Finding contact information on prospects can be tough. Sending personalized messaging to the right person to get your foot in the door, at a company that fits your ideal customer profiles (ICPs)? Easier said than done. But Wastebits Insights can make it not only possible, but surprisingly easy, to build lists based on the industry’s most up-to-date database. And you’ll find contact information for relevant individuals front and center too. Whether you’re looking for companies in a particular area, or those working with a particular niche waste type, Insights has you covered. Let’s jump in and find out how to use it.
Find companies by waste type
Whether you’re looking for a transporter, a disposal facility, or you want to market those services to waste generators, you need to know what kind of waste they’re dealing with. Insights gives you that information in several different ways.
The search bar
First, you can simply search by waste type. The search bar at the top of the page lets you search by any of the parameters you’ll find in drop-downs and you don’t have to be that precise.
So if your waste is solvents, let’s say, and you’re in New York…
Federal waste codes
You might find that searches like this bring up ‘common-sense’ results. Both these companies deal with what we’d normally call solvents. But there are a range of solvents and solvent reclamation wastes that are covered by specific federal codes, and if we search for those we get different results:
The Federal Codes dropdown lists all the types of wastes covered by specific federal codes. You can scroll through the dropdown, or search by code or waste name.
This is a nationwide search for two disparate waste types, K142 (tank storage residues from the coal industry) and F010 (quenching-bath residues from metal heat treating).
Insights searches for the best matches for all your search criteria. This search brought up 11 results, all major facilities handling massive tonnage. When I removed the metal waste type, I got 22 results, many of which were much smaller. If you’re having trouble finding a facility that can handle all your waste, consider looking for facilities for each waste type.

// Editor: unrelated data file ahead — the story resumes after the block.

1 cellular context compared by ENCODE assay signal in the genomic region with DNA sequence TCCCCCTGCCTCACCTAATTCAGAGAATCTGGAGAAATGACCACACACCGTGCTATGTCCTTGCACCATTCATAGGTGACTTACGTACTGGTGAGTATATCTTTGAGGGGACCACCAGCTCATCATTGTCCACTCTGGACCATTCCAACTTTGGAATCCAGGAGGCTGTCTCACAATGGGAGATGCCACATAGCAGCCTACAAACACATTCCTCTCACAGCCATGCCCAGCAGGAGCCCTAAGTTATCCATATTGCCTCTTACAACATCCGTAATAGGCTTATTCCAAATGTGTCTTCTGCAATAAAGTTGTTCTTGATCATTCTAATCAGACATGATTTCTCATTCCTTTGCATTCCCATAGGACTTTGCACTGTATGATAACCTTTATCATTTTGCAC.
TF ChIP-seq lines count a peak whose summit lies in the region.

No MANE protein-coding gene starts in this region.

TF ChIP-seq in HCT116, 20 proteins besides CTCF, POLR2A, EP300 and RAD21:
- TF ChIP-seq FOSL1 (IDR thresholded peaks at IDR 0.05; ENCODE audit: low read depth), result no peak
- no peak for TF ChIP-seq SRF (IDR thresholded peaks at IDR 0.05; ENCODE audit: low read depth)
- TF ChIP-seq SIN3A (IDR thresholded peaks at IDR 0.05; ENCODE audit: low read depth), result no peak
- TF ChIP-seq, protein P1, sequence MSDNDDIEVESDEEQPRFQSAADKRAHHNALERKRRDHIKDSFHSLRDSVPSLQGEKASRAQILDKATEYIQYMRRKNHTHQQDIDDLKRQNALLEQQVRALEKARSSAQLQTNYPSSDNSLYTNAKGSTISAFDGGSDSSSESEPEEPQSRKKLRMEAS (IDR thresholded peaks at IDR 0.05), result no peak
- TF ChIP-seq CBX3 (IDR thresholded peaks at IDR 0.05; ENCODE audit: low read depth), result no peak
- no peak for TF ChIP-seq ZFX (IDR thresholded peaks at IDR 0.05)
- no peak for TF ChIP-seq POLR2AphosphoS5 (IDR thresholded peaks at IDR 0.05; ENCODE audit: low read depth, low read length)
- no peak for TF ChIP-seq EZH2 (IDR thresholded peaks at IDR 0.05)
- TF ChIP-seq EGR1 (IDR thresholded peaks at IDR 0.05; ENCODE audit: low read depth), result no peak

State waste codes
In addition to federal codes, there are also state codes. These function very like the federal coding system but are obviously state-specific, and often more finely detailed. The State Code dropdown works just like the Federal Code one, and you’ll find that facilities can be out-of-state:
This is a search result for State Code 221, a California designation for halogenated solvents. But there are treatment facilities in Arizona, Nevada, Kansas and more. The nearest might not be the best, depending on your needs.
You can also search by container type:
Obviously, this is pretty crucial because the transporter, generator and facility all need to be permitted and equipped to handle the same container type.
These are search results for facilities nationwide that can handle spent cyanide electroplating chemicals in metal drums:
F007 waste has to be chemically treated and dewatered before disposal so we also need to look at the Disposal Method dropdown:
That search, with all three parameters (waste type, storage type, disposal method) yields just 15 results:
Another crucial piece of information is location.
Find waste companies by location
Suppose you’re a waste transporter looking for generators to accept waste from. You might not want one customer in Syracuse and one in Des Moines. Geography matters. So you can search by location using the Zip Code search box and proximity dropdown.
This search shows the 92 waste generators within 5 miles of a waste facility chosen at random from the Texas listing in Insights. You can increase the radius to up to 100 miles and take it right down to exact (under 5 miles).
You can also combine location search with state and federal codes, container types and all the other search parameters we’ve already seen. For instance, here are all the generators within 100 miles that produce the same cyanide quenching bath residues we already found disposal solutions for:
Find waste companies by company size
One of the most important things you need to know about a generator is its size. Company size is a crucial firmographic factor in finding the right prospects and partners. Insights lets you search by Federal Waste Generator designation:
(Find out more about what these waste designations mean.)
In this instance, all four search results are classified as Large Quantity Generators (LQGs). But that doesn’t mean they’re all the same size.
Along the right-hand side of the search results you can see numbers for tonnage and number of waste manifests. These are shown for the time frame I’ve selected, from 08/01/2020 - 02/16/2021. You can manage your time frame from here:
(Note that the date format used is month-day-year.)
Once you’ve done that, you’ll want to look over on the right of the search results at the Manifests and Tons data.